192  *  level of VB_0 or higher. Calls that specify VB_0 are printed by default
  193  *  as VB_0 is the base verbosity level. Calls that specify VB_1 get printed
  194  *  only when the user has incremented verbosity level by at least one using
  195  *  option "-v". Same with VB_2 for which the users needs to have specified
  196  *  either "-v2" or "-v -v".
  197  *
  198  *  In the other case, where you are printing errors etc, you have supply
  199  *  levels like QT_1, QT_2, QT_3 or QT_4. Those are called quiet levels.
  200  *  They are called quiet levels from a user point of view but they are
  201  *  verbose to us, programmers, because calls that supply QT_X levels almost
  202  *  always get printed. This is because base verbosity is VB_0 and that
  203  *  includes all QT_X levels. So you have to be careful with those. QT_ levels
  204  *  should only be used to print important stuff like fatal errors, warnings,
  205  *  and some basic running time information. Level QT_4 is the quiet-est one
  206  *  and nothing is ever printed out.
  207  *
  208  *  Check the comments after each level definition to see how they should be
  209  *  used. Here are some examples:
  210  * 
  211  *  nping_fatal(QT_3,"createIPv4(): NULL pointer supplied.");
  212  *  nping_print(DBG_2,"Resolving specified targets...");
  213  *  nping_print(VB_0, "Raw packets sent: %llu ", this->stats.getSentPackets() );
  214  *
  215  * */
  216 
  217 /* Less verbosity */
  218 #define QT_4 0   /**< No output at all                                       */
  219 #define QT_3 1   /**< Fatal error messages, help info, version number        */
  220 #define QT_2 2   /**< Warnings and very limited output(just some statistics) */
  221 #define QT_1 3   /**< Start and timing information but no sent/recv packets  */
  222 
  223 /* Base level (QT_0 is provided for consistency but should not be used)      */
  224 #define QT_0 4   /**< Normal info (sent/recv packets, statistics...) (DEFAULT */
  225 #define VB_0 4   /**< Normal info (sent/recv packets, statistics...) (DEFAULT)*/
  226 
  227 /* More verbosity */
  228 #define VB_1 5   /**< Detailed information about times, flags, etc.          */
  229 #define VB_2 6   /**< Very detailed information about packets,               */
  230 #define VB_3 7   /**< Reserved for future use                                */
  231 #define VB_4 8   /**< Reserved for future use                                */
  232 
  233 
  234 
  235 /* DEBUGGING LEVELS */
  236 #define DBG_0 30 /**< No debug information at all (DEFAULT)                  */
  237 #define DBG_1 31 /**< Very important or high level debug information         */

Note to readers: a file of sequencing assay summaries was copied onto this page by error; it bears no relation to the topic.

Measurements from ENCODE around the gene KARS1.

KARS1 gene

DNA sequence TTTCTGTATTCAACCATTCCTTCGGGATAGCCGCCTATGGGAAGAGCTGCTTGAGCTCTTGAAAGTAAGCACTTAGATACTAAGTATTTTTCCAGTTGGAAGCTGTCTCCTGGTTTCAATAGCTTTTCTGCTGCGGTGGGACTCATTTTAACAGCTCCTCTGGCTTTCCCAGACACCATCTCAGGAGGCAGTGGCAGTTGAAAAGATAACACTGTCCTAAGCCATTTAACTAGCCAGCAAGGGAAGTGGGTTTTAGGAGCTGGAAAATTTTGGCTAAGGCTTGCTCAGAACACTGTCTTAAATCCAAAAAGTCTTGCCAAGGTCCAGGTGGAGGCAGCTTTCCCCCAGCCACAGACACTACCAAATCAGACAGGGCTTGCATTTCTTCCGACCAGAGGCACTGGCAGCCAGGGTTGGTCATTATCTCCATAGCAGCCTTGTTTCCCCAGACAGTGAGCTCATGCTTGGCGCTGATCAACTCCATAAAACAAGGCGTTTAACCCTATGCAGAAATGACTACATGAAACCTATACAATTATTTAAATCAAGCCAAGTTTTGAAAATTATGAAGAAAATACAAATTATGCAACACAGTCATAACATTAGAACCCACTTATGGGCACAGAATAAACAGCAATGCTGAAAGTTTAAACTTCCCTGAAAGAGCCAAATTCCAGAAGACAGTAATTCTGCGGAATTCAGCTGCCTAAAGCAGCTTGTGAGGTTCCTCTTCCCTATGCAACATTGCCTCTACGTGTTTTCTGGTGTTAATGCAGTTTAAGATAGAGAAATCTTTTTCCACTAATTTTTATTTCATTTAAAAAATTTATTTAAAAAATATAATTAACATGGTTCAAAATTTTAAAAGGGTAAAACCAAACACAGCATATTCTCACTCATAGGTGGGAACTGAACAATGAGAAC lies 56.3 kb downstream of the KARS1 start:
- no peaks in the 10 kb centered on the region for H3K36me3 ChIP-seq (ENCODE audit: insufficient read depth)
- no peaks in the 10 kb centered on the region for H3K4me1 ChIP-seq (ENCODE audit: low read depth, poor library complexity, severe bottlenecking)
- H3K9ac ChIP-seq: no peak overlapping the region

238 #define DBG_2 32 /**< Important or medium level debug information            */
  239 #define DBG_3 33 /**< Regular and low level debug information                */
  240 #define DBG_4 34 /**< Messages only a real Nping freak would want to see     */
  241 #define DBG_5 35 /**< Enables Nsock (and other libs) basic tracing           */
  242 #define DBG_6 36 /**< Enables full Nsock (and other libs) tracing            */
  243 #define DBG_7 37 /**< Reserved for future use                                */
  244 #define DBG_8 38 /**< Reserved for future use                                */
  245 #define DBG_9 39 /**< Reserved for future use                                */
  246 
  247 
  248 #define MAX_IP_PACKET_LEN 65535   /**< Max len of an IP datagram             */
  249 #define MAX_UDP_PAYLOAD_LEN 65507 /**< Check comments in UDPHeader::setSum() */
  250 
  251 #define MAX_DEV_LEN 128           /**< Max network interface name length     */
  252 
  253 #define NO_NEWLINE 0x8000 /**< Used in nping_fatal(), nping_warning() and nping_print() */
  254 
  255 /** Bit count for number parsing functions */
  256 #define RANGE_8_BITS  8
  257 #define RANGE_16_BITS 16
  258 #define RANGE_32_BITS 32
  259 #define RANGE_64_BITS 64
  260 
  261 /* Crypto Lengths */
  262 #define CIPHER_BLOCK_SIZE (128/8)
  263 #define CIPHER_KEY_LEN (128/8)
  264 #define MAC_KEY_LEN (128/8)
  265 
  266 /* General tunable defines  **************************************************/
  267 #define NPING_NAME "Nping"
  268 #define NPING_URL "https://nmap.org/nping"
  269 #define NPING_VERSION "0.7.91"
  270 
  271 
  272 #define DEFAULT_VERBOSITY VB_0
  273 #define DEFAULT_DEBUGGING DBG_0
  274 
  275 
  276 /**< Default number of probes that are sent to each target */
  277 #define DEFAULT_PACKET_COUNT 5          
  278 
  279 /* When doing traceroute, the number of packets sent to each host must be
  280  * higher because 5 is probably not enough to reach the average target on the